The lead article/editorial in Bruce Schneier's latest CryptoGram (http://www.schneier.com/crypto-gram.html) points out the foolishness in warning people to beware of terrorists taking pictures. Millions of people take billions of pictures every year for legitimate or innocent reasons, and the major terrorist attacks have not involved terrorists walking around taking photographs of the targets. It doesn't make sense to try and protect yourself by raising an alarm about an activity that is probably (*extremely* probably) not a threat. Rather ironically, the second piece talks about the fact that your laptop may be searched when you fly to another country, and the advisability of laptop encryption. Leaving aside privacy and legality concerns, Schneier is for encryption. Now, I don't fly as much as some, but more than many. Since I'm a security researcher, I've got all kinds of materials on my laptop that would probably raise all kinds of flags. I've got files with "virus," "malware," "botnet," and all kinds of other scary terms in the filenames. (I've got a rather extensive virus zoo in one directory.) Nobody at immigration has ever turned a hair at these filenames, since nobody at immigration has ever asked to look at my laptop. (Even the security screeners don't ask me to turn it on as much as they used to, although they do swab it more.) I'm not arguing that people shouldn't encrypt materials on their laptops: it's probably a good idea for all kinds of reasons. However, unless I'm very fortunate in my travels (and, from my perspective, I tend to have a lot more than my fair share of travel horror stories), the risk of having immigration scan your laptop is not one of them. firstname.lastname@example.org email@example.com firstname.lastname@example.org http://victoria.tc.ca/techrev/rms.htm
This one is nasty. Mr. Fiola was abruptly fired for having child pornography on his employee-issued laptop, but now, it seems that there was insufficient evidence to show that he downloaded it. His life has been hellish for the last 18 months though: http://www.itbusiness.ca/it/client/en/home/News.asp?id=48856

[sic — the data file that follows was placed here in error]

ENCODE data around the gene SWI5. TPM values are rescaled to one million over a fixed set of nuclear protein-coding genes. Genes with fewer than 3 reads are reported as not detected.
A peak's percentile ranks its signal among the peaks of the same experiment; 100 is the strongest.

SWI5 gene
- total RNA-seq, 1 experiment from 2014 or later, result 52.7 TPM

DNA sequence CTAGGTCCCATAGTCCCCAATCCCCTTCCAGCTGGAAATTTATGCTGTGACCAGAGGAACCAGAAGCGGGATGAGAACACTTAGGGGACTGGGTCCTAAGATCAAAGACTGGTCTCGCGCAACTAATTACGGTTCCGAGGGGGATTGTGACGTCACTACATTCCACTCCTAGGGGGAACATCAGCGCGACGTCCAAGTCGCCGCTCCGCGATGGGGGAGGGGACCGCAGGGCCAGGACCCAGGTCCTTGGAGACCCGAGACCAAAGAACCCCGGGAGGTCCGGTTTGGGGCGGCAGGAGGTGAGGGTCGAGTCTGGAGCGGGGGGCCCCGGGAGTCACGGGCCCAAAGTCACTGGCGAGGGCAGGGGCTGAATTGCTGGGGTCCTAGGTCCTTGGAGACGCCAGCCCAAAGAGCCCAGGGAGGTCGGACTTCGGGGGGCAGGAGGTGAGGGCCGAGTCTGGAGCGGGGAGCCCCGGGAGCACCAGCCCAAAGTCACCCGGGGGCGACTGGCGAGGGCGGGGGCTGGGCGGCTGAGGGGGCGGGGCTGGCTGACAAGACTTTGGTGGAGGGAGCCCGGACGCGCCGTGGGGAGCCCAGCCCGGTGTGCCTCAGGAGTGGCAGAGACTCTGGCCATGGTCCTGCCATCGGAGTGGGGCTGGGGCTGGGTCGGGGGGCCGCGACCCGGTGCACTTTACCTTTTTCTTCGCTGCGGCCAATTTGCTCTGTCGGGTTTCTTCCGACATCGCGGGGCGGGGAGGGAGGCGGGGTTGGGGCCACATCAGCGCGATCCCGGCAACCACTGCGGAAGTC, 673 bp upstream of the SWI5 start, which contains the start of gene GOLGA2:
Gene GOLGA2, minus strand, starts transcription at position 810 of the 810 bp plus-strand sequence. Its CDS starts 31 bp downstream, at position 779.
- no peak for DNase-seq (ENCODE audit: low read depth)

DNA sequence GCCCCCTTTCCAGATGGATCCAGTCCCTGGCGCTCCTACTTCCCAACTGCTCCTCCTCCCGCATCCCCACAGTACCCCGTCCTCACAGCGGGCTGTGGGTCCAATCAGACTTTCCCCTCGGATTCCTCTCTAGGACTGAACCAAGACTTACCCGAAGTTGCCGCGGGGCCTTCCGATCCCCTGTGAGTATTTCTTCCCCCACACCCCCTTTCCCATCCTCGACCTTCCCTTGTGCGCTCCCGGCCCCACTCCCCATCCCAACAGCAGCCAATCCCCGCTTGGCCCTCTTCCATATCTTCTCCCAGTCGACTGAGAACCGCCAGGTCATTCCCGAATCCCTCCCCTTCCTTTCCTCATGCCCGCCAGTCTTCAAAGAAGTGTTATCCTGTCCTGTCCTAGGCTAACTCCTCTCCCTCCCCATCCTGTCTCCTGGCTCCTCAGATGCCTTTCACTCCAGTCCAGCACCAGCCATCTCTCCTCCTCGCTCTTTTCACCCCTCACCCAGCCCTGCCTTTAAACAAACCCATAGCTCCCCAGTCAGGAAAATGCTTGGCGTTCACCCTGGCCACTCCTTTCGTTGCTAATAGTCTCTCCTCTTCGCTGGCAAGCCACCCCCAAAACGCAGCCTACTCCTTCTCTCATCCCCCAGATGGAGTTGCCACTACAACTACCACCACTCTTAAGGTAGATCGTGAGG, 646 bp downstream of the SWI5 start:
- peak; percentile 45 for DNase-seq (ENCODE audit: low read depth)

BKCHTDFE.RVW 20080318 "Challenges to Digital Forensic Evidence", Fred Cohen, 2008, 1-878109-41-3, U$39.00 %A Fred Cohen %C 572 Leona Dr, Livermore, CA 94550 %D 2008 %G 1-878109-41-3 %I Fred Cohen and Associates %O U$39.00 925-454-0171 all.net %O http://www.amazon.com/exec/obidos/ASIN/1878109413/robsladesinterne http://www.amazon.co.uk/exec/obidos/ASIN/1878109413/robsladesinte-21 %O http://www.amazon.ca/exec/obidos/ASIN/1878109413/robsladesin03-20 %O Audience s+ Tech 2 Writing 2 (see revfaq.htm for explanation) %P 122 p. %T "Challenges to Digital Forensic Evidence" Fred Cohen knows his stuff when it comes to digital forensics, despite the fun he has with legalities in the frontmatter of this book. Cohen states, in chapter one, he wrote the book because of the mistakes he had seen people make when bringing technical materials into a legal setting. The work is a sold background for a forensic examiner, and covers a number of areas that are missed in most of the current literature on this topic. Forensics is more than simply getting bits out of a given operating filesystem. Chapter two concentrates on the errors or problems that arise in the process of collecting evidence. Many computer forensics books list the sections that should be included in a written report, but this author provides, in chapter three, practical advice on both wording and approaches, including such aspects as the reporting of errors in previously submitted reports. Chapter four demonstrates difficult situations, some covered in prior chapters and some new, based on actual cases. Chapter five reiterates and emphasizes a point that Cohen raises frequently throughout the book: as an expert, you are working within, and subject to, an adversarial system and all its attendant limitations, but your primary responsibility is to the truth. Being honest in your work and statements is the basis for all of your testimony. As chapter six points out, it is also the best way to avoid being challenged. There are many books that talk about forensic tools: this isn't one of them. There are a number of works that address specifics of file systems and storage devices: this isn't one of them. A few texts even address some aspects of the investigative process and management: Cohen addresses some of those issues. However, I have not seen any other guides that will tell you, clearly and plainly, how to avoid the most common failings of technical experts trying to provide evidence in a decidedly non-technical legal system. copyright Robert M. Slade, 2008 BKCHTDFE.RVW 20080318 email@example.com firstname.lastname@example.org email@example.com http://victoria.tc.ca/techrev/rms.htm